Opposition against European Union Trademark registration application: “Soft Walk” vs “SOFTWALK”
At the beginning of the year, on 4th of January 2017, the Opposition Division of the EU Intellectual Property Office issued a decision regarding opposition against European trademark application. The opponent Rosa Ibarra Perez from Spain filed an opposition against Phoenix Footwear Group, Inc from United States of America regarding collision between a previous trademark registration in the European Union and the subsequent application for registering of similar trademark.
Both of the trademarks contain the combination of words “Soft walk”, but they are drafted in different way. In those cases, usually scope of application finds Art. 8 (1)(b), which regulates the likelihood of confusion and it says that a likelihood of confusion exists if there is a risk that the public might believe that the goods or services in question, under the assumption that they bear the marks in question, come from the same undertaking or, as the case may be, from economically linked undertakings. Exactly this article was invoked by the opponent, as a tool of protection of its economic interest as well as the earlier EU trademark registration.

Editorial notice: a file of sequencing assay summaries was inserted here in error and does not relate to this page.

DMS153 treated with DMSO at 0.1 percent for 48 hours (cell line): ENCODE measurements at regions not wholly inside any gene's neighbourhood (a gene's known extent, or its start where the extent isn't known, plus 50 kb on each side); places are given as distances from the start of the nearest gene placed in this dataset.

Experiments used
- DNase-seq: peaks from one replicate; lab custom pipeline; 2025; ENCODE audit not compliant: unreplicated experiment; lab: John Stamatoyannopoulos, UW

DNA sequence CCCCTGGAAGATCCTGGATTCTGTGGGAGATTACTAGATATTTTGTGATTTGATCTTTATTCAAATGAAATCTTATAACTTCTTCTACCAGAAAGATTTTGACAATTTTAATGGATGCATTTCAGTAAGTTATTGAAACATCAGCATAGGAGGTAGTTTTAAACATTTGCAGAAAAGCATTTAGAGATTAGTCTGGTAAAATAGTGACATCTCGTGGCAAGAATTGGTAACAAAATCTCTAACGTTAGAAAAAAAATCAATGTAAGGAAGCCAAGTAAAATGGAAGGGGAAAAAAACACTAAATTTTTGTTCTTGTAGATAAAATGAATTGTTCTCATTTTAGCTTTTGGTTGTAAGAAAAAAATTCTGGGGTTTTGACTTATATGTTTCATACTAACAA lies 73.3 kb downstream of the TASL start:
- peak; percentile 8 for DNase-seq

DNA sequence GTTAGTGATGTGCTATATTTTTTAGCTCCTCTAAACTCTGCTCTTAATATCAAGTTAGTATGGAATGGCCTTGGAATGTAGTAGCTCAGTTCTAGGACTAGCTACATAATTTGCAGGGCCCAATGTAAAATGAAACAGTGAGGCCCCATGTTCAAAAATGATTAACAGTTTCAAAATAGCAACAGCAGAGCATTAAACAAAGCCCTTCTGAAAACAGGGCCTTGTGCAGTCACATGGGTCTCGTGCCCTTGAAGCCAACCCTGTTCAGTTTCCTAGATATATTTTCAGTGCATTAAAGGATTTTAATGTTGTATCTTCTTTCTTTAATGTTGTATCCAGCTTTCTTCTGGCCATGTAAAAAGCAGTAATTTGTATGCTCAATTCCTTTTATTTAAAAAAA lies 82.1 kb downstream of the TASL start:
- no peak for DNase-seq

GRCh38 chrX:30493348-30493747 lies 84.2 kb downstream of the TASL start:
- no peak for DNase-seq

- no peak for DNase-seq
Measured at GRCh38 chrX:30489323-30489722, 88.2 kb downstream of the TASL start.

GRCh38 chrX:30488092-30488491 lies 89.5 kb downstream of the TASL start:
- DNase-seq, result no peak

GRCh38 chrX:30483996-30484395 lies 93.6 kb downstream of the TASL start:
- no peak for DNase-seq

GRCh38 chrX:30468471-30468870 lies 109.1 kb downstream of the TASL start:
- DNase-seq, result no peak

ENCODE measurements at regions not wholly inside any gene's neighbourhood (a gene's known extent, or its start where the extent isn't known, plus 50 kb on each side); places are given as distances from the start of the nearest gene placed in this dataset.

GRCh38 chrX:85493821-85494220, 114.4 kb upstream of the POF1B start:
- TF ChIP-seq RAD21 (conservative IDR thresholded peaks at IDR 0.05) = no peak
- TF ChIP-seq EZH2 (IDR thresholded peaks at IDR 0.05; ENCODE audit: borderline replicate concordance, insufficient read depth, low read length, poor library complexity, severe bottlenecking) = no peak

The goods on which the opposition is based are footwears and the similarities between the trademarks are visually, orally and conceptually. The differences are only limited to the precise manner in which they appear with the earlier mark separating the verbal elements into two parts, whilst the contested sign presents a single unitary word. The contested mark has no elements that could be considered clearly more distinctive than other elements of the earlier EUTM Registration.
The likelihood of confusion includes the likelihood of association with the earlier EU trademark. In the present case, consumers may legitimately believe that the contested mark is a new version or a brand variation of the earlier trade mark and, consequently, that the contested goods originate from the same undertaking that provides goods identified by the earlier mark.
In respect to the above-mentioned grounds and other evidences, the Opposition Division decided that the opposition is fully upheld. The European Union trademark application on behalf of Phoenix Footwear Group, Inc. is rejected in its entirety.
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